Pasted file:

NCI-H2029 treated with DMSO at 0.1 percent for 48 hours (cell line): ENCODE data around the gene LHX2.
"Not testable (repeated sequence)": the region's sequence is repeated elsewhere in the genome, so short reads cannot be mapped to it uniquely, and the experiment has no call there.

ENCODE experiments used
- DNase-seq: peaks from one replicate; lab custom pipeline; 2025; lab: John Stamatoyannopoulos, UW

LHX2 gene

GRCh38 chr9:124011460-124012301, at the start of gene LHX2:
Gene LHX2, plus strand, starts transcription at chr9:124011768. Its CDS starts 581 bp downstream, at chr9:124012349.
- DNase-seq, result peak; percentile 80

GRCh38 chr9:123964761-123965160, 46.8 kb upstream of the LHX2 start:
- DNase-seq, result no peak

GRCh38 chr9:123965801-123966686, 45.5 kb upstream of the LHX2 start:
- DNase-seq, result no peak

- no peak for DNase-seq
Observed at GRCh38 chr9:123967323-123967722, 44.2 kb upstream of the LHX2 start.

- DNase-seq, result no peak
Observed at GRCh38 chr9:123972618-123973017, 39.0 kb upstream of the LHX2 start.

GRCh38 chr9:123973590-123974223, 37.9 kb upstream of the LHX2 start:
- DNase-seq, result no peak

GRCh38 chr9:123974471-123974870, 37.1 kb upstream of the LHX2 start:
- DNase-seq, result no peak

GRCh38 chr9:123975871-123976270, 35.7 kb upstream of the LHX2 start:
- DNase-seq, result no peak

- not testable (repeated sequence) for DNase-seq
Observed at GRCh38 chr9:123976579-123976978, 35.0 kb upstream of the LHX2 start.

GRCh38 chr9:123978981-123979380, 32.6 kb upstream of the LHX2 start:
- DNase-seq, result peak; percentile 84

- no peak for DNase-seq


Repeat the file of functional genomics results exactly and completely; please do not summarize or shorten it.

NCI-H2029 treated with DMSO at 0.1 percent for 48 hours (cell line): ENCODE data around the gene LHX2.
"Not testable (repeated sequence)": the region's sequence is repeated elsewhere in the genome, so short reads cannot be mapped to it uniquely, and the experiment has no call there.

ENCODE experiments used
- DNase-seq: peaks from one replicate; lab custom pipeline; 2025; lab: John Stamatoyannopoulos, UW

LHX2 gene

GRCh38 chr9:124011460-124012301, at the start of gene LHX2:
Gene LHX2, plus strand, starts transcription at chr9:124011768. Its CDS starts 581 bp downstream, at chr9:124012349.
- DNase-seq, result peak; percentile 80

GRCh38 chr9:123964761-123965160, 46.8 kb upstream of the LHX2 start:
- DNase-seq, result no peak

GRCh38 chr9:123965801-123966686, 45.5 kb upstream of the LHX2 start:
- DNase-seq, result no peak

- no peak for DNase-seq
Observed at GRCh38 chr9:123967323-123967722, 44.2 kb upstream of the LHX2 start.

- DNase-seq, result no peak
Observed at GRCh38 chr9:123972618-123973017, 39.0 kb upstream of the LHX2 start.

GRCh38 chr9:123973590-123974223, 37.9 kb upstream of the LHX2 start:
- DNase-seq, result no peak

GRCh38 chr9:123974471-123974870, 37.1 kb upstream of the LHX2 start:
- DNase-seq, result no peak

GRCh38 chr9:123975871-123976270, 35.7 kb upstream of the LHX2 start:
- DNase-seq, result no peak

- not testable (repeated sequence) for DNase-seq
Observed at GRCh38 chr9:123976579-123976978, 35.0 kb upstream of the LHX2 start.

GRCh38 chr9:123978981-123979380, 32.6 kb upstream of the LHX2 start:
- DNase-seq, result peak; percentile 84

- no peak for DNase-seq